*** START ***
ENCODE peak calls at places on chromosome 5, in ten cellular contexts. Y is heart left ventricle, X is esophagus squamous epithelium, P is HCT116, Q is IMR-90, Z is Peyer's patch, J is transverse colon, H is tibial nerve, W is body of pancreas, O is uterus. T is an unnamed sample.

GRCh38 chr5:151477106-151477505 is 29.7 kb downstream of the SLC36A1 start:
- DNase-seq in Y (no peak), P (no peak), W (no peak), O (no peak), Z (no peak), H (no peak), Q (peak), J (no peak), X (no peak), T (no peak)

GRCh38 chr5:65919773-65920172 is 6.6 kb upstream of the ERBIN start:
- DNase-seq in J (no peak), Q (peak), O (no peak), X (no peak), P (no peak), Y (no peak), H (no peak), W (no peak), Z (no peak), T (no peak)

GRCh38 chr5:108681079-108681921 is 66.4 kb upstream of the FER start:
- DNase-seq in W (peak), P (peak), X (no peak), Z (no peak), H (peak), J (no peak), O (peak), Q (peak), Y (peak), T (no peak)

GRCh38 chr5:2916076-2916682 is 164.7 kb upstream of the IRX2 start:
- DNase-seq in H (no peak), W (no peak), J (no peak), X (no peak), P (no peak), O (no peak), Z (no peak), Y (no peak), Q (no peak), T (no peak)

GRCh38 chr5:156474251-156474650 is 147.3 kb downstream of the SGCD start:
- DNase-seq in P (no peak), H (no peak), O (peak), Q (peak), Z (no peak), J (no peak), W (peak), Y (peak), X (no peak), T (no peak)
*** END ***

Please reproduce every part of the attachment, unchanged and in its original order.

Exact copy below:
ENCODE peak calls at places on chromosome 5, in ten cellular contexts. Y is heart left ventricle, X is esophagus squamous epithelium, P is HCT116, Q is IMR-90, Z is Peyer's patch, J is transverse colon, H is tibial nerve, W is body of pancreas, O is uterus. T is an unnamed sample.

GRCh38 chr5:151477106-151477505 is 29.7 kb downstream of the SLC36A1 start:
- DNase-seq in Y (no peak), P (no peak), W (no peak), O (no peak), Z (no peak), H (no peak), Q (peak), J (no peak), X (no peak), T (no peak)

GRCh38 chr5:65919773-65920172 is 6.6 kb upstream of the ERBIN start:
- DNase-seq in J (no peak), Q (peak), O (no peak), X (no peak), P (no peak), Y (no peak), H (no peak), W (no peak), Z (no peak), T (no peak)

GRCh38 chr5:108681079-108681921 is 66.4 kb upstream of the FER start:
- DNase-seq in W (peak), P (peak), X (no peak), Z (no peak), H (peak), J (no peak), O (peak), Q (peak), Y (peak), T (no peak)

GRCh38 chr5:2916076-2916682 is 164.7 kb upstream of the IRX2 start:
- DNase-seq in H (no peak), W (no peak), J (no peak), X (no peak), P (no peak), O (no peak), Z (no peak), Y (no peak), Q (no peak), T (no peak)

GRCh38 chr5:156474251-156474650 is 147.3 kb downstream of the SGCD start:
- DNase-seq in P (no peak), H (no peak), O (peak), Q (peak), Z (no peak), J (no peak), W (peak), Y (peak), X (no peak), T (no peak)